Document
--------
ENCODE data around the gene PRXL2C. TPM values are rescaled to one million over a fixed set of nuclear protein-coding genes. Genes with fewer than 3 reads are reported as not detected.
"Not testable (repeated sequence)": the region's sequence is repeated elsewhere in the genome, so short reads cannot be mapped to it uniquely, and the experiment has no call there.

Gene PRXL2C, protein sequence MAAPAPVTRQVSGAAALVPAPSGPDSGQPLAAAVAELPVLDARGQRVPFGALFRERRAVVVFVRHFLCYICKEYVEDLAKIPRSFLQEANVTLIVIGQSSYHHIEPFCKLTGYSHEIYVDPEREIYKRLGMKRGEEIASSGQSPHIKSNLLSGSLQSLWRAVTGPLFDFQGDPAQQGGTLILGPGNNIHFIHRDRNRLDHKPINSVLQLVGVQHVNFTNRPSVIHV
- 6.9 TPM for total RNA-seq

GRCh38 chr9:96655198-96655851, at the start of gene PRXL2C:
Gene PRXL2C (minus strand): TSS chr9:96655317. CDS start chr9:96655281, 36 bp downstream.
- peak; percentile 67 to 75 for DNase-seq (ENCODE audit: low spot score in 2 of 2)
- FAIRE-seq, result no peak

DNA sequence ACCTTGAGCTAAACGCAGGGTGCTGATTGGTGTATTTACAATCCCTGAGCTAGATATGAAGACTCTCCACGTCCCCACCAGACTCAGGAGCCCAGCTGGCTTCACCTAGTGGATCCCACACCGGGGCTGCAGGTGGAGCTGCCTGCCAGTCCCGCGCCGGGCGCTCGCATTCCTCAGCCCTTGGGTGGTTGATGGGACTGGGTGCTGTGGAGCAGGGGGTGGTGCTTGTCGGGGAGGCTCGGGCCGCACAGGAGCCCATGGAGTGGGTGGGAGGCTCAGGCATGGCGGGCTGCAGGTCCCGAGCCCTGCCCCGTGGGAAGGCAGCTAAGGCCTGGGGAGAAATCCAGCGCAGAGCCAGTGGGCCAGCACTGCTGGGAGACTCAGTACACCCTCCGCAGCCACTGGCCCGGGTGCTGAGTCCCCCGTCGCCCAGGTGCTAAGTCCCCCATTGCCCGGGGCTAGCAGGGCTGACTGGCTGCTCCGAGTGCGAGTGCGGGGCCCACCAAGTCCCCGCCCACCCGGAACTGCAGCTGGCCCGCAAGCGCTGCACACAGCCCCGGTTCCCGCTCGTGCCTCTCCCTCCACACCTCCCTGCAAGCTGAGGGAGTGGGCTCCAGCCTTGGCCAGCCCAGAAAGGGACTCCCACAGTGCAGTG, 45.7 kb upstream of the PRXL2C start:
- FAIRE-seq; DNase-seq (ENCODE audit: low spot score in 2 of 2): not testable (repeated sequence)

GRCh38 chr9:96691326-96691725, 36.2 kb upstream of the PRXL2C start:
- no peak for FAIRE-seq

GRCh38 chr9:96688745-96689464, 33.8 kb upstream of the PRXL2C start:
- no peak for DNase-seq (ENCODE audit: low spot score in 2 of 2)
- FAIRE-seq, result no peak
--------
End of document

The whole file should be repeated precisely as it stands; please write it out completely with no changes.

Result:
ENCODE data around the gene PRXL2C. TPM values are rescaled to one million over a fixed set of nuclear protein-coding genes. Genes with fewer than 3 reads are reported as not detected.
"Not testable (repeated sequence)": the region's sequence is repeated elsewhere in the genome, so short reads cannot be mapped to it uniquely, and the experiment has no call there.

Gene PRXL2C, protein sequence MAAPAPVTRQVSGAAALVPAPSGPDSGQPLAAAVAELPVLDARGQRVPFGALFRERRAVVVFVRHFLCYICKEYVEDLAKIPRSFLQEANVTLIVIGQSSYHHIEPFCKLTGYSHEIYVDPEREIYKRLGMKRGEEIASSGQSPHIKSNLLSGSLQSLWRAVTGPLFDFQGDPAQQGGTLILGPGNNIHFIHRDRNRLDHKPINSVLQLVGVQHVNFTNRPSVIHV
- 6.9 TPM for total RNA-seq

GRCh38 chr9:96655198-96655851, at the start of gene PRXL2C:
Gene PRXL2C (minus strand): TSS chr9:96655317. CDS start chr9:96655281, 36 bp downstream.
- peak; percentile 67 to 75 for DNase-seq (ENCODE audit: low spot score in 2 of 2)
- FAIRE-seq, result no peak

DNA sequence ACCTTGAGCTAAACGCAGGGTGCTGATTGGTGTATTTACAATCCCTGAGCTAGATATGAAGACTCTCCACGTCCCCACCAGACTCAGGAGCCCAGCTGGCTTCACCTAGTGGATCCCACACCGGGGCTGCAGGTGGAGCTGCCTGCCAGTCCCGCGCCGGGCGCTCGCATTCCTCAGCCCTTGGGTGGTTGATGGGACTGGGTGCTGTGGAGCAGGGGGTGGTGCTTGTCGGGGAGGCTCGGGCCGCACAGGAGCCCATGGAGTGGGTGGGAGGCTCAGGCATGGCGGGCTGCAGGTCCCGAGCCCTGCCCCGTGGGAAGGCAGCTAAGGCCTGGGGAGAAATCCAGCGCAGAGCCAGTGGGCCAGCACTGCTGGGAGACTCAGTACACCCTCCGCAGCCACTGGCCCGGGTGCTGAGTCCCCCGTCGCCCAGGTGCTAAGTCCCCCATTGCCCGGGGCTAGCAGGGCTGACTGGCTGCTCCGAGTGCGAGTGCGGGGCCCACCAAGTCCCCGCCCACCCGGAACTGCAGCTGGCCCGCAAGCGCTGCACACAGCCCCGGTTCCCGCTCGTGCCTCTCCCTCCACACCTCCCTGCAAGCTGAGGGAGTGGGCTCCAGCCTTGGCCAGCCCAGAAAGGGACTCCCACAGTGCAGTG, 45.7 kb upstream of the PRXL2C start:
- FAIRE-seq; DNase-seq (ENCODE audit: low spot score in 2 of 2): not testable (repeated sequence)

GRCh38 chr9:96691326-96691725, 36.2 kb upstream of the PRXL2C start:
- no peak for FAIRE-seq

GRCh38 chr9:96688745-96689464, 33.8 kb upstream of the PRXL2C start:
- no peak for DNase-seq (ENCODE audit: low spot score in 2 of 2)
- FAIRE-seq, result no peak